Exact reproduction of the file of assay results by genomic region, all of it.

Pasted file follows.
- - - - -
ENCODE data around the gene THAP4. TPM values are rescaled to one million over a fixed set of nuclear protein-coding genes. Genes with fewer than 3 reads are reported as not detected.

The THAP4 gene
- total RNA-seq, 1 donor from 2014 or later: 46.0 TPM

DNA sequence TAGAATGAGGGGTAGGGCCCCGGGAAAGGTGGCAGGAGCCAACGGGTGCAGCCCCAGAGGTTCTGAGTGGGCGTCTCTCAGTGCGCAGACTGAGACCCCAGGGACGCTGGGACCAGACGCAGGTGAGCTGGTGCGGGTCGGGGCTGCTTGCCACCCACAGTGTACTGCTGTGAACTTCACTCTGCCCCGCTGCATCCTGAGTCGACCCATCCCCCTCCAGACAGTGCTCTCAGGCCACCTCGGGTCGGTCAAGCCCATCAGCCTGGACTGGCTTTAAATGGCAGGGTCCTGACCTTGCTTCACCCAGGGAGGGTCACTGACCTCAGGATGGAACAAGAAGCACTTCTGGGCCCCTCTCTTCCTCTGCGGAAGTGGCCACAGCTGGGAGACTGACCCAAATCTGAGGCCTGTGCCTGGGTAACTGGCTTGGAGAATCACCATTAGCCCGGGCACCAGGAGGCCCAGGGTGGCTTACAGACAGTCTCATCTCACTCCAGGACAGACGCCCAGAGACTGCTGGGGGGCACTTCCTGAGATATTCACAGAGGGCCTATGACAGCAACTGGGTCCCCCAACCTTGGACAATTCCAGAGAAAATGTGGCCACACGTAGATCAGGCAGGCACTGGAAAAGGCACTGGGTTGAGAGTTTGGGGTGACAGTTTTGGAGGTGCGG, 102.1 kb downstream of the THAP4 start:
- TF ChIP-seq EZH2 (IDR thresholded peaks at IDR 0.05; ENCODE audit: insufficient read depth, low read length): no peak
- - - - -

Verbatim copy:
ENCODE data around the gene THAP4. TPM values are rescaled to one million over a fixed set of nuclear protein-coding genes. Genes with fewer than 3 reads are reported as not detected.

The THAP4 gene
- total RNA-seq, 1 donor from 2014 or later: 46.0 TPM

DNA sequence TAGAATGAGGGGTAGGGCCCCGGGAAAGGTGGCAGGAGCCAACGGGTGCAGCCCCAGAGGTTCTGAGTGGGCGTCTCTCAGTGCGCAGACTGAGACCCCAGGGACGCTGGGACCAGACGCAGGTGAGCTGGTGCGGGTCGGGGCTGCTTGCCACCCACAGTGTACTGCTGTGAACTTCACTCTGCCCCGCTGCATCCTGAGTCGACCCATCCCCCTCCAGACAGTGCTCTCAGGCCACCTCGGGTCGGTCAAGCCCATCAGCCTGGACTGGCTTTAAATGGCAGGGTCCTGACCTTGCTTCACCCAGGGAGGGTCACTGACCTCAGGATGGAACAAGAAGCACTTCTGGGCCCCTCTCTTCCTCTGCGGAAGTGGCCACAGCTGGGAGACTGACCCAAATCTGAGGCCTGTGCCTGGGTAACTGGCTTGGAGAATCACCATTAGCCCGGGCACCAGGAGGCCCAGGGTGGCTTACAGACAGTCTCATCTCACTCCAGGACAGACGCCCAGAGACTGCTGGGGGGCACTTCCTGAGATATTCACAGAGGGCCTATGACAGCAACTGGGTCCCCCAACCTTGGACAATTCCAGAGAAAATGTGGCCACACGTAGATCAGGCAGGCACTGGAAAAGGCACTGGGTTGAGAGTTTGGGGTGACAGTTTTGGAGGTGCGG, 102.1 kb downstream of the THAP4 start:
- TF ChIP-seq EZH2 (IDR thresholded peaks at IDR 0.05; ENCODE audit: insufficient read depth, low read length): no peak